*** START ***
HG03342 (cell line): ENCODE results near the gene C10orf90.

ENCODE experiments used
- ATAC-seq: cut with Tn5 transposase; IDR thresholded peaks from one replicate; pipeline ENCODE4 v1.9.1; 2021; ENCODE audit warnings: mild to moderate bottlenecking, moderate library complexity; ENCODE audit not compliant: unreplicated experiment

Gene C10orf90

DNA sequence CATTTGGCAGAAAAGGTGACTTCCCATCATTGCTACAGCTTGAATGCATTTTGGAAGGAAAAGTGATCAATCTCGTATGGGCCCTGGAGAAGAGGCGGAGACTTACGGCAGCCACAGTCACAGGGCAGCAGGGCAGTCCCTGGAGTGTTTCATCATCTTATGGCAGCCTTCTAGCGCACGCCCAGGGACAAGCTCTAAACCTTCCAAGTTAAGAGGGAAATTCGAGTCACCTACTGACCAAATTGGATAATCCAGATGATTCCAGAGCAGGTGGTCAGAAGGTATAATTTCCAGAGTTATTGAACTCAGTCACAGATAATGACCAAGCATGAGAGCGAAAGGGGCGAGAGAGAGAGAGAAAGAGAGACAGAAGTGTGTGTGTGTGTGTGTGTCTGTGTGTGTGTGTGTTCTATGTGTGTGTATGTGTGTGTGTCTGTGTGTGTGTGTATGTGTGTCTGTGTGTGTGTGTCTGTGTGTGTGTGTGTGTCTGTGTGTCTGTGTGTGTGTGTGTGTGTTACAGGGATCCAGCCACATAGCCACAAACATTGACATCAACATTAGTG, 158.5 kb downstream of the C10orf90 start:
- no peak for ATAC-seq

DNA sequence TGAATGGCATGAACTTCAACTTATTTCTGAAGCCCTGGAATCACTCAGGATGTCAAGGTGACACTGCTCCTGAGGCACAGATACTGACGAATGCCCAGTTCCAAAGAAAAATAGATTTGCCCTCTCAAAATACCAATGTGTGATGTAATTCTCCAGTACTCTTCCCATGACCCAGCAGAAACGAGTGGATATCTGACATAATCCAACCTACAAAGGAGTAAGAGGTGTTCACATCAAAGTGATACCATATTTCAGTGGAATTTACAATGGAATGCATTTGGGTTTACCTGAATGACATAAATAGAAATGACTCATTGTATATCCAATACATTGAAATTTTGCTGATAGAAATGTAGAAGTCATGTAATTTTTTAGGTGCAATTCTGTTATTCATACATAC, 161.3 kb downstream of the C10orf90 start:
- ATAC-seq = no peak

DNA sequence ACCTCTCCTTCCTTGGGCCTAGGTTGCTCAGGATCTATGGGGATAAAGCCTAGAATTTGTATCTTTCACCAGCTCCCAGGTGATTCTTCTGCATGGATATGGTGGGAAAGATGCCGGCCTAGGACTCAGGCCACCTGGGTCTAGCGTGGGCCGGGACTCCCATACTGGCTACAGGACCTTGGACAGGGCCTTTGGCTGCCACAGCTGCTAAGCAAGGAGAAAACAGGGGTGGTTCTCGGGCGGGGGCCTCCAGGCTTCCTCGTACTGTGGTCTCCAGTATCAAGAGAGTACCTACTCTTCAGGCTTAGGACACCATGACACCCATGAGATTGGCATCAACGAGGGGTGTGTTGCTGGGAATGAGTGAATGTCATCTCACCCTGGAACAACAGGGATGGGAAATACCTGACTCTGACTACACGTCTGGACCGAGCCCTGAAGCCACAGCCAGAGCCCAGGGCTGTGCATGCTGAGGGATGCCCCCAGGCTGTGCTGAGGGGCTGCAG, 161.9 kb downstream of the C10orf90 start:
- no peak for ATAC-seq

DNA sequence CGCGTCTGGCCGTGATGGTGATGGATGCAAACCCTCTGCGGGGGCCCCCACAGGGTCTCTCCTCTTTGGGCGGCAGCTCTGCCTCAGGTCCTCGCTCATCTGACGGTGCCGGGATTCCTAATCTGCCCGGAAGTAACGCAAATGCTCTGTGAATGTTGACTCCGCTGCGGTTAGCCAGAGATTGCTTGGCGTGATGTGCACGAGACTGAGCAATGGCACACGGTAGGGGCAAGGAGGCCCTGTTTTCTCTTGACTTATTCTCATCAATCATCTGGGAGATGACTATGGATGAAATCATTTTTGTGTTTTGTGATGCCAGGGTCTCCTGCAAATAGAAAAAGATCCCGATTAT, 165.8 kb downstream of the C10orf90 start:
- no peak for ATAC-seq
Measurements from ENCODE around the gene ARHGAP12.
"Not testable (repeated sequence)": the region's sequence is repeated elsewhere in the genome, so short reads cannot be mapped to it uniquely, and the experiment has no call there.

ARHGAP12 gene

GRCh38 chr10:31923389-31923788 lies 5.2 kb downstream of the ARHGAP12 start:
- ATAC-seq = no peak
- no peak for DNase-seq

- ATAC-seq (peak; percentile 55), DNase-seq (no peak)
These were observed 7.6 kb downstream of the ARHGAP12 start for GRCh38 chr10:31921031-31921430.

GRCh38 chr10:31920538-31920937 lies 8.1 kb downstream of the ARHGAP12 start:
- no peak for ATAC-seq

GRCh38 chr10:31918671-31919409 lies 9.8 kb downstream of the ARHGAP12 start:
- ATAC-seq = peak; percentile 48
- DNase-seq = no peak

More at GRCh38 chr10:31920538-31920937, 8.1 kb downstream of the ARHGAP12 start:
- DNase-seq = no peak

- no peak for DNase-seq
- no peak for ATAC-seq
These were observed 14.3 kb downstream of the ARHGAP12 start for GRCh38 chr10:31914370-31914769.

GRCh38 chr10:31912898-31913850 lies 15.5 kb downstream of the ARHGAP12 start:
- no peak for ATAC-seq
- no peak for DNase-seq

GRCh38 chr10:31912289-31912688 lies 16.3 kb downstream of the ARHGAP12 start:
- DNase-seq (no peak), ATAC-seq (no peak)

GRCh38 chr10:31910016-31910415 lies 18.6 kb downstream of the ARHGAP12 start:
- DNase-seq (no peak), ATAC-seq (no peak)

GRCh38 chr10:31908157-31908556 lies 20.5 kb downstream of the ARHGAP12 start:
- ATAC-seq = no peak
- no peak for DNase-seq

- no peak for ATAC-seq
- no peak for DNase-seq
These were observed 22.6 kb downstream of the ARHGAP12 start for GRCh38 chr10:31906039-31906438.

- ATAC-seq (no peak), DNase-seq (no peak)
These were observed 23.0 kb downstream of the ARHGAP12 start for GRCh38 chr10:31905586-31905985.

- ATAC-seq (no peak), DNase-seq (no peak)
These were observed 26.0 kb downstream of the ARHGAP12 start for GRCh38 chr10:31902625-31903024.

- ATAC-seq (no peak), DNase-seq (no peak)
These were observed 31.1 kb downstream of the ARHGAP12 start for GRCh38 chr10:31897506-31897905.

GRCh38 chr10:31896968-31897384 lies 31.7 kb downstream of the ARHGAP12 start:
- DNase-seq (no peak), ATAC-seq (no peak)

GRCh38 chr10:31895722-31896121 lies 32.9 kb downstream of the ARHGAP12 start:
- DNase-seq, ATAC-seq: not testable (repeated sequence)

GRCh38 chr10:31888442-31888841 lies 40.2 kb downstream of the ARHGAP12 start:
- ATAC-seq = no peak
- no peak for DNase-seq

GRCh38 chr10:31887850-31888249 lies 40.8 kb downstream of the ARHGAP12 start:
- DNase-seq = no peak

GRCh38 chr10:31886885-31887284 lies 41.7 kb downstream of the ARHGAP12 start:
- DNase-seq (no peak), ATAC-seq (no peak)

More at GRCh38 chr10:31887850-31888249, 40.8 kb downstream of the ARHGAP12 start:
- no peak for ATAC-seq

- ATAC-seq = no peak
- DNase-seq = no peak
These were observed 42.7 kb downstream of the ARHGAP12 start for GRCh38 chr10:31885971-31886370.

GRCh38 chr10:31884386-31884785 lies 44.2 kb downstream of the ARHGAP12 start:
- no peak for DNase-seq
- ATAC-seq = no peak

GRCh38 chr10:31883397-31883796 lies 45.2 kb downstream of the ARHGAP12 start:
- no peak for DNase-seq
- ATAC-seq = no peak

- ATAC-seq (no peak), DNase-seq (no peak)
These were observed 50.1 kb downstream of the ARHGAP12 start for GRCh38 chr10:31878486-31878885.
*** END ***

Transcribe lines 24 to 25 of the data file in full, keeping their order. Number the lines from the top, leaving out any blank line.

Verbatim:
- ATAC-seq = peak; percentile 48
- DNase-seq = no peak